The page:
This study was funded by a grant received from International Association for Dental Research, Regional Development program.
Modeling an economic evaluation of a salt fluoridation program in Peru
Article first published online: 25 FEB 2011
© 2011 American Association of Public Health Dentistry
Journal of Public Health Dentistry
Volume 71, Issue 2, pages 125–130, Spring 2011
How to Cite
Mariño, R. J., Fajardo, J., Arana, A., Garcia, C. and Pachas, F. (2011), Modeling an economic evaluation of a salt fluoridation program in Peru. Journal of Public Health Dentistry, 71: 125–130. doi: 10.1111/j.1752-7325.2010.00209.x
- Issue published online: 1 JUN 2011
- Article first published online: 25 FEB 2011
- Received: 11/8/2009; accepted: 11/5/2010.
Objective: This article models the cost-effectiveness, from a societal viewpoint, of a dental caries prevention program using salt fluoridation for children 12 years of age, compared with non-intervention (or status quo) in Arequipa, Peru.
Methods: Standard cost-effectiveness analysis methods were used. The costs associated with implementing and operating the salt-fluoridation program were identified and measured using 2009 prices. Health outcomes were measured as dental caries averted over a 6-year period. Clinical effectiveness data was taken from published data. Costs were measured as direct treatment costs, programs costs and costs of productivity losses as a result of dental treatments. The incremental cost-effectiveness ratio was calculated. A hypothetical population of 25,000 12-year-olds living in Arequipa, Peru was used in this analysis. Two-way sensitivity analyses were conducted over a range of values for key parameters.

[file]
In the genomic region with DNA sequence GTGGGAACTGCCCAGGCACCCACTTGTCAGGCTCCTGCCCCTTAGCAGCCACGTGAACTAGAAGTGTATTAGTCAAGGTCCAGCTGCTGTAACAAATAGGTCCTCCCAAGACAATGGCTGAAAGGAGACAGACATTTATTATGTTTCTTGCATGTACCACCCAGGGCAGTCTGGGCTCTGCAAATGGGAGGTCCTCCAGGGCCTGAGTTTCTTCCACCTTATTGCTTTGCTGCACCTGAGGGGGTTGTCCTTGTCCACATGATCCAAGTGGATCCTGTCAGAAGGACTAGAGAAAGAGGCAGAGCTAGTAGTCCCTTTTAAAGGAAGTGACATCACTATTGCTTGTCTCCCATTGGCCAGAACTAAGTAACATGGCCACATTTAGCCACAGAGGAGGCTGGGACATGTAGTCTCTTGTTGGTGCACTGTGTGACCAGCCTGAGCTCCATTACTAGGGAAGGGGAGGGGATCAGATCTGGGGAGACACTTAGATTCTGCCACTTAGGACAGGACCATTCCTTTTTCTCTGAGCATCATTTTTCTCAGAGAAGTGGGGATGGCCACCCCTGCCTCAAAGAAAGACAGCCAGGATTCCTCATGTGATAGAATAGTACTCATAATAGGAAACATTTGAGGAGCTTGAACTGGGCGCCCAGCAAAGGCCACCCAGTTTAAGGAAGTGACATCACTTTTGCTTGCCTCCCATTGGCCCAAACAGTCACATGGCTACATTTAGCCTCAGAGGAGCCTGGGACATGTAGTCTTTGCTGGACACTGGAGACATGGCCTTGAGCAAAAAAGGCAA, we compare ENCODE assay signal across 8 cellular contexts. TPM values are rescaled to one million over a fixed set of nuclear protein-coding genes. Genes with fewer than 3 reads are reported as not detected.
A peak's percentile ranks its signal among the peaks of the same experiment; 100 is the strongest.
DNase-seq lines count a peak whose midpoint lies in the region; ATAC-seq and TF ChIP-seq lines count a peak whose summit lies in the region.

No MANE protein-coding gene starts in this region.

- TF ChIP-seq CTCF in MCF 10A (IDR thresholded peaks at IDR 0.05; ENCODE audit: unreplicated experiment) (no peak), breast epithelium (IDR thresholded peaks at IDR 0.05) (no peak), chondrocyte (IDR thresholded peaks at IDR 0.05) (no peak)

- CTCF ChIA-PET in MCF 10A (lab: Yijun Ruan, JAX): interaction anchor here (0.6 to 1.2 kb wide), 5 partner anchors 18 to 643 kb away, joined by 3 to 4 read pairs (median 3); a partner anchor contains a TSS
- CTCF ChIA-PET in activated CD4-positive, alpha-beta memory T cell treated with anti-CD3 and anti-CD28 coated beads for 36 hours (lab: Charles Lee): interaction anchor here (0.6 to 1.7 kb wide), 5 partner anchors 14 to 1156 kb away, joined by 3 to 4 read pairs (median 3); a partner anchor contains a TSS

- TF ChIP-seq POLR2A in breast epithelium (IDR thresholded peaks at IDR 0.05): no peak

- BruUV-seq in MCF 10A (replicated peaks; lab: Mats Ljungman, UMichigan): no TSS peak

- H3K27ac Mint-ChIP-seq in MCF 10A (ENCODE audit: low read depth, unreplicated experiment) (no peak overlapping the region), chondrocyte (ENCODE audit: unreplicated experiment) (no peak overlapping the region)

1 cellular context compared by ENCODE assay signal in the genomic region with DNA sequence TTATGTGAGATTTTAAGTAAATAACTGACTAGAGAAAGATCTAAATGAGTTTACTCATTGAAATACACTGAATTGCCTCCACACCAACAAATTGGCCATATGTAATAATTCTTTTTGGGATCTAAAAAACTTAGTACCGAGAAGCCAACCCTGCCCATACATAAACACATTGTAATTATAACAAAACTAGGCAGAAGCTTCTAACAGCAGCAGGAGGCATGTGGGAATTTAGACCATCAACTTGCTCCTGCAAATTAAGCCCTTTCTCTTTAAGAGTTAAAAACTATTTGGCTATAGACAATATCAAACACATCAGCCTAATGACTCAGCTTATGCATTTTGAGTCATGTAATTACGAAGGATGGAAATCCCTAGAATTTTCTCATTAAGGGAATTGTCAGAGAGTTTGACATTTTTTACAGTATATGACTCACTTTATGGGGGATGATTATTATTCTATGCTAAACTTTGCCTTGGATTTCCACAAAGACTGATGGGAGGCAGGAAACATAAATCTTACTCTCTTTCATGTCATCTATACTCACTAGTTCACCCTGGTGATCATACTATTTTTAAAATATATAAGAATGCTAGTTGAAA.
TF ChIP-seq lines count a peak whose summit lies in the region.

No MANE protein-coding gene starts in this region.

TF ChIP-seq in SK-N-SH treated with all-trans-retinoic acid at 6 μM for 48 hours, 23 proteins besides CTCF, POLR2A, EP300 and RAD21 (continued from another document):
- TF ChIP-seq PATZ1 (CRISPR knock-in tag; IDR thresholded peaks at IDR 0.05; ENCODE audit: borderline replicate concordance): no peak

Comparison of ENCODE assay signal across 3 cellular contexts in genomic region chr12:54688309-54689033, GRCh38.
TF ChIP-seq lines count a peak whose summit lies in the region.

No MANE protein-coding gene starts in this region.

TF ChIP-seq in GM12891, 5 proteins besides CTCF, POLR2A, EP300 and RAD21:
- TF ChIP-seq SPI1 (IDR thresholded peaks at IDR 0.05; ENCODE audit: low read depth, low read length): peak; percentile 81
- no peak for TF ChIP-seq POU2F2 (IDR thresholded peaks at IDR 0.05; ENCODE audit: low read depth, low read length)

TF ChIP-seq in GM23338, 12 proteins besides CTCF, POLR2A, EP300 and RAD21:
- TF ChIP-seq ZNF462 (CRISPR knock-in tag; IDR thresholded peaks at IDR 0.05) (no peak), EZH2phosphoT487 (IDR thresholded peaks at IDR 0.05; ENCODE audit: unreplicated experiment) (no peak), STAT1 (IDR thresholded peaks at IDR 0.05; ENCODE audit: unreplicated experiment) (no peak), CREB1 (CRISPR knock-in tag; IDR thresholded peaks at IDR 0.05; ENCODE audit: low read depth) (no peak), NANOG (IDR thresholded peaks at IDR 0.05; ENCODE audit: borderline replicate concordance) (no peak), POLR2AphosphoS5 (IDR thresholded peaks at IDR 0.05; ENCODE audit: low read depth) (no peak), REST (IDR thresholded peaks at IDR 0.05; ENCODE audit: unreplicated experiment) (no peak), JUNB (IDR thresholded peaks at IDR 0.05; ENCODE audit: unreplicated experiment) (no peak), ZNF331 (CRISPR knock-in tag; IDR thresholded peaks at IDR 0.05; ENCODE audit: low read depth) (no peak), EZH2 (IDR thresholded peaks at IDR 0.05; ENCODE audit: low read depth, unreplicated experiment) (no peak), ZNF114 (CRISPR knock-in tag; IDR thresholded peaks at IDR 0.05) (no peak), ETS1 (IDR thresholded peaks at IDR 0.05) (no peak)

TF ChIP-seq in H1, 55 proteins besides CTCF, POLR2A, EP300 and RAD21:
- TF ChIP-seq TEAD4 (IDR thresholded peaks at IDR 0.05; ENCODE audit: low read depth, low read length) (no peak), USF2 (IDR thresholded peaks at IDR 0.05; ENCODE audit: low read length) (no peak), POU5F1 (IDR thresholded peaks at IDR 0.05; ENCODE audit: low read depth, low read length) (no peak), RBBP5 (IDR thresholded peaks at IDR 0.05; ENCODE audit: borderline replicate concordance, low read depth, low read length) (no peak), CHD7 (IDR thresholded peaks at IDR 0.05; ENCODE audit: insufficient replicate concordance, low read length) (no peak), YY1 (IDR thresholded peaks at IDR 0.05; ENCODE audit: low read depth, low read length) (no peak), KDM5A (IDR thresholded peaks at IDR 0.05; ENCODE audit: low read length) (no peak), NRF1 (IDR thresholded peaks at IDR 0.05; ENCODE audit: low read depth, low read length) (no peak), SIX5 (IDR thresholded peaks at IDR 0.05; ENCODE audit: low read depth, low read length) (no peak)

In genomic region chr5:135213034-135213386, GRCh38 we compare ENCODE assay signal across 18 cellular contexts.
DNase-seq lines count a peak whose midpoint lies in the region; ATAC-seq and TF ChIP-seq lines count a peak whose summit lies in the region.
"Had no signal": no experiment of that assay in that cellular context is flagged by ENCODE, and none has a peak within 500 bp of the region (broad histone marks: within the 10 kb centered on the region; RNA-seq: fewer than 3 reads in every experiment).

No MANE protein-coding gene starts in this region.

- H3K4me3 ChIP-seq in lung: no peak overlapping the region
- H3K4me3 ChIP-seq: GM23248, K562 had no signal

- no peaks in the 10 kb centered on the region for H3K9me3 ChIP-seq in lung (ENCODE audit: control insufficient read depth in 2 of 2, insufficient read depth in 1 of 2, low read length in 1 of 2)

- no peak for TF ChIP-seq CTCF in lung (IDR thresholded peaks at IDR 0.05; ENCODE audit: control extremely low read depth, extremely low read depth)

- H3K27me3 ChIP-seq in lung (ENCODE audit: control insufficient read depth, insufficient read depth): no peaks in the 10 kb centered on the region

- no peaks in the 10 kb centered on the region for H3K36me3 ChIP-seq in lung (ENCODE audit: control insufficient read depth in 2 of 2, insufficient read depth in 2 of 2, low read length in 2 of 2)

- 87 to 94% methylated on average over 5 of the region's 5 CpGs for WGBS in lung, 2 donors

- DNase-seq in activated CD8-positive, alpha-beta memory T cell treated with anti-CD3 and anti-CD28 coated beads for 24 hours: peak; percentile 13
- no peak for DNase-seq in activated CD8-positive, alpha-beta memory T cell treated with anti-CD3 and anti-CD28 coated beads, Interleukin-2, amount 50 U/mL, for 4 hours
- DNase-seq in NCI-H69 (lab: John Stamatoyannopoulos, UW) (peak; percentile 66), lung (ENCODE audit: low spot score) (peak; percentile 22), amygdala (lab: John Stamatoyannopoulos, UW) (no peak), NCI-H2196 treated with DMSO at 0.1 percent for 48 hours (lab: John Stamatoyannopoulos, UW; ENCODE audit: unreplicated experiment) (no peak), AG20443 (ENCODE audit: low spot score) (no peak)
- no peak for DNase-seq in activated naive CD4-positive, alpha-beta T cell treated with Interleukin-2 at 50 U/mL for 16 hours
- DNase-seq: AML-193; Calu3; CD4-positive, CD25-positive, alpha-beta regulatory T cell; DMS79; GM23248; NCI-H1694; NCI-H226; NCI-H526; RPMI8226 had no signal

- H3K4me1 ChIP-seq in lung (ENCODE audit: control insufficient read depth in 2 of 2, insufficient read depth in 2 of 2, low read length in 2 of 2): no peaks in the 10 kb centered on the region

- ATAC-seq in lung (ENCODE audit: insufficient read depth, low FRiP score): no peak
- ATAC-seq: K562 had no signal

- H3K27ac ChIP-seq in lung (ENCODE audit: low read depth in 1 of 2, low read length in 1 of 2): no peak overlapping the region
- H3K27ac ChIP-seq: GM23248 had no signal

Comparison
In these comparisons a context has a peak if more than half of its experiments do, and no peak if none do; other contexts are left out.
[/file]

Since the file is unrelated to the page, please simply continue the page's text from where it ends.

Results: Our primary analysis estimated that if a dental caries prevention program using salt-fluoridation was available for 25,000 6-year-old children for 6 years, the net saving from a societal perspective would total S/. 11.95 [1 US$ = S/. (2009) 3.01] per diseased tooth averted when compared with the status quo group. That is, after 6 years, an investment of S/.0.32 per annum per child would result in a net saving of S/.11.95 per decayed/missing/filled teeth prevented.
Conclusions: While the analysis has inherent limitations as a result of its reliance on a range of assumptions, the findings indicate that for the situations prevailing in Peru, there are significant health and economic benefits to be gained from the use of salt fluoridation.